SLC’s highly experienced management team has consistently demonstrated a strong ability to effectively manage day-to-day airport operations while also successfully addressing long-term capital project needs. There is a high level of coordination between the SLC management team and the signatory airlines. The TRP and NCP projects are the result of a collaborative relationship with the airlines, who have fully supported both programs. SLC management is focused on maintaining below average airline costs and has incorporated this focus into daily operations and future terminal operations after TRP and NCP are complete. Airline cost per enplanement was $3.69 in 2016 and is projected to increase to $9.32 after project completion in 2024.
SLC serves as one of Delta Air Lines’ primary connecting hubs across the United States. The majority of enplanements at SLC are concentrated in Delta, which accounts for 70.2% of total enplanements. SLC provides Delta with a strategic presence in the western half of the United States, allowing Delta to provide a more efficient service given the airport’s proximity to a number of highly frequented destinations in the northwest, southwest, and western United States. As Delta has indicated, the absence of SLC as a primary connecting hub would leave a significant geographic void in Delta’s operations.
The geographic region, or air service area, that serves as the airport’s primary air service catchment is the Salt Lake City-Provo-Orem Combined Statistical Area (CSA). The CSA consists of 10 counties and as of 2015, represents approximately 82.3% of the statewide population. SLC is the only airport within the air service area with regularly scheduled commercial service. The closest airports to SLC with a comparable scale of service are more than 400 miles away, which severely limits competition for air service. The estimated population of the air service area was 2.5 million in 2015. Between 2000 and 2015, the air service area population increased by approximately 33.0%. This level of growth equates to an annualized rate of approximately 1.92%, which is significantly higher than the nationwide rate of 0.87% over the same period.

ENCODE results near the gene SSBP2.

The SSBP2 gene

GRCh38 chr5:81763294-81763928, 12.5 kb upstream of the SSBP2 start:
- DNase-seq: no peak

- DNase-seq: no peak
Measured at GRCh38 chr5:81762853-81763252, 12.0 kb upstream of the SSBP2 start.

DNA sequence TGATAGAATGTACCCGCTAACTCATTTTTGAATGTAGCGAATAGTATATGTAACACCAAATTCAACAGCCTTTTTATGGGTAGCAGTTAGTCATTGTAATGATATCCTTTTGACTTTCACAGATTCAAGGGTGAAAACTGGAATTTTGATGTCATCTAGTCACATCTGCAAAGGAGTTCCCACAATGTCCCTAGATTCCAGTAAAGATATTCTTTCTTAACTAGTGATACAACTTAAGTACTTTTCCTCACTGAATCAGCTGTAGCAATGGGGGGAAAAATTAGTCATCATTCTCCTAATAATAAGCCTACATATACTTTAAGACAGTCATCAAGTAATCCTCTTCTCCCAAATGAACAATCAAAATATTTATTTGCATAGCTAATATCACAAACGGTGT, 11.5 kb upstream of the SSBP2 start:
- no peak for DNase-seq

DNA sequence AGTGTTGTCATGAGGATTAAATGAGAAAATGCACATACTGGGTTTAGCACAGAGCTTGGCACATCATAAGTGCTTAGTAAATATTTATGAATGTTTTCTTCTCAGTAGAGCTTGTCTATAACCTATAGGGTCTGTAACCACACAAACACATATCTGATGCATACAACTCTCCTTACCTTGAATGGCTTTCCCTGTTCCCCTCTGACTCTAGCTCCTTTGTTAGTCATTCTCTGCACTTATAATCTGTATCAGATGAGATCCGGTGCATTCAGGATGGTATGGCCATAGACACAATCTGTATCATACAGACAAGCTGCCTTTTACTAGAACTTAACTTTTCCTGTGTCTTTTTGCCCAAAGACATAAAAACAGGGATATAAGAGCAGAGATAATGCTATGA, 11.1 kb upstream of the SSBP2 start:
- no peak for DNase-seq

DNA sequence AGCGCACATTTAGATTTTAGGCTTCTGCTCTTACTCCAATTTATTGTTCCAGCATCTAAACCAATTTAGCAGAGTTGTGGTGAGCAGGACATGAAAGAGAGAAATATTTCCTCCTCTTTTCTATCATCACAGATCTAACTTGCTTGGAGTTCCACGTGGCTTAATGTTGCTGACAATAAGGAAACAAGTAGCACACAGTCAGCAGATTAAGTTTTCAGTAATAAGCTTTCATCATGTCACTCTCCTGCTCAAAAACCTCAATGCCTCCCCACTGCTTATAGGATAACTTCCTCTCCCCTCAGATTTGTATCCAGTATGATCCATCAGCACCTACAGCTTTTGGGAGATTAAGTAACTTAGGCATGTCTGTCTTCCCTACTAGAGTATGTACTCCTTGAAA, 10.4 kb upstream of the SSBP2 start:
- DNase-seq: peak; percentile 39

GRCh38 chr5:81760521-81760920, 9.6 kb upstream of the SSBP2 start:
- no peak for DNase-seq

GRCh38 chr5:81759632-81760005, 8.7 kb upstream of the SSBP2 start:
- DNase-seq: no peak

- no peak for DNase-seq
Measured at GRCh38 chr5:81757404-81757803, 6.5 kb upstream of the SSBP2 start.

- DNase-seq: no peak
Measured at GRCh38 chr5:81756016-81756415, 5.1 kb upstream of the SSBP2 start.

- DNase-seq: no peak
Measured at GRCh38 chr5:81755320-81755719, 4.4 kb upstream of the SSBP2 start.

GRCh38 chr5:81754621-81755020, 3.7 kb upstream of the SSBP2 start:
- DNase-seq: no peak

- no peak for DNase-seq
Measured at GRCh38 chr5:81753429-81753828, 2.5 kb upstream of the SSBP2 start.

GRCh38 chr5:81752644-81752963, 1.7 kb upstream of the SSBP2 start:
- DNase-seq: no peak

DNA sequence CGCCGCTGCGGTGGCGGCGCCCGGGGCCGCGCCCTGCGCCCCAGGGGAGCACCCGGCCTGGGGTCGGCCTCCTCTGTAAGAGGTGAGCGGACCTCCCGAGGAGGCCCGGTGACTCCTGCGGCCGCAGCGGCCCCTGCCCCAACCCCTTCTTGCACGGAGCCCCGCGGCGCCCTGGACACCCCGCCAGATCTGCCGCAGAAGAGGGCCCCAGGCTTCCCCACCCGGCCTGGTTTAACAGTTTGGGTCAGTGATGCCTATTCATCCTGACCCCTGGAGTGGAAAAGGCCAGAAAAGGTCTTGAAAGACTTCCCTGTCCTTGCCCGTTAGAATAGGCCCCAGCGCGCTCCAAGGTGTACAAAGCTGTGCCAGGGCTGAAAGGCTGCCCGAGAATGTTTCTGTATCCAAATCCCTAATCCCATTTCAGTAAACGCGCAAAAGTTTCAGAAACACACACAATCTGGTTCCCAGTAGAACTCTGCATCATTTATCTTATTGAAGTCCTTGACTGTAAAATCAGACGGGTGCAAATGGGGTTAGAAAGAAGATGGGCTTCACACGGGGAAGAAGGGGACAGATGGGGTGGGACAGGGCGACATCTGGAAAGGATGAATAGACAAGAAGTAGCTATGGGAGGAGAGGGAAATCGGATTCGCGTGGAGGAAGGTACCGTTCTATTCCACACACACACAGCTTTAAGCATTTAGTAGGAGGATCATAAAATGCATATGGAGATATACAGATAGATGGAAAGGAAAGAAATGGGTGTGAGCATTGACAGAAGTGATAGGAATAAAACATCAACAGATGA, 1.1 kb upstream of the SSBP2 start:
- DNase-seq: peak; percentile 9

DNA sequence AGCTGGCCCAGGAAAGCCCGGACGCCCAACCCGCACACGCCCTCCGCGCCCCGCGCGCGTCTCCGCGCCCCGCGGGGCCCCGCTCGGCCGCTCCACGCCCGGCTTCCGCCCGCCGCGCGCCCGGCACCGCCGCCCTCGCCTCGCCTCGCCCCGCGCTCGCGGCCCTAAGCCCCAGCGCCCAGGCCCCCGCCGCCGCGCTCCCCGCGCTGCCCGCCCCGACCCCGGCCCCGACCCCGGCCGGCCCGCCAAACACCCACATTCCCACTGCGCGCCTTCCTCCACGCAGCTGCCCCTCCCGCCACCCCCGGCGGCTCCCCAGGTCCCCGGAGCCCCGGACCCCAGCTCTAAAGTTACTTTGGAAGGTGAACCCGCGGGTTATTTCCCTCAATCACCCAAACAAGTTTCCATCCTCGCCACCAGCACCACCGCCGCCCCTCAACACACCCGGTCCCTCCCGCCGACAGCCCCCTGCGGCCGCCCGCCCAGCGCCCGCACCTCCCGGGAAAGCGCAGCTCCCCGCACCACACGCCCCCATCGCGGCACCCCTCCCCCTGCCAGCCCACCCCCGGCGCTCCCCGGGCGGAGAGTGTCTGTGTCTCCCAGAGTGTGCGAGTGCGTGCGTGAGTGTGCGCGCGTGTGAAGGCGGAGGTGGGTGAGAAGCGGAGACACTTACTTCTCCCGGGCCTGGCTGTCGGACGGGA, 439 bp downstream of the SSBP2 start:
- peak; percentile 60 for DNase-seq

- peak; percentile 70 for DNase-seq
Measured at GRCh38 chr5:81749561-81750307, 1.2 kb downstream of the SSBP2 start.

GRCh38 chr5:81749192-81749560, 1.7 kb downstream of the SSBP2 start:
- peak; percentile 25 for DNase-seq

The Air Service Area is supported by a diverse business environment and strong tourism industry, both of which lend strong support to origination and destination air travel to and from the region. It is also home to a number of postsecondary education institutions including the University of Utah, Brigham Young University, and Utah State University. Forbes Magazine has ranked the State of Utah as the best state for business and is ranked within the top 10 states nationwide in exports, technology and entrepreneurship, favorable state and local tax burden, infrastructure, and economic performance.
SLC’s management team has policies and procedures covering crisis management, concession practices, marketing practices, community outreach, labor relations and, among other scenarios, seismic events and emergency action plans. There is also frequent budget to actual review which enables management to respond and control revenue deficiencies or cost overruns. In KBRA’s view, the SLC management team is well positioned to continue its strong management of airport operations as it undertakes the TRP and NCP programs and after the programs are complete.
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About Kroll Bond Rating Agency
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Kroll Bond Rating Agency
Andrew Clarke, 646-731-2380
Gopal Narsimhamurthy, 646-731-2446
Harvey Zachem, 646-731-2385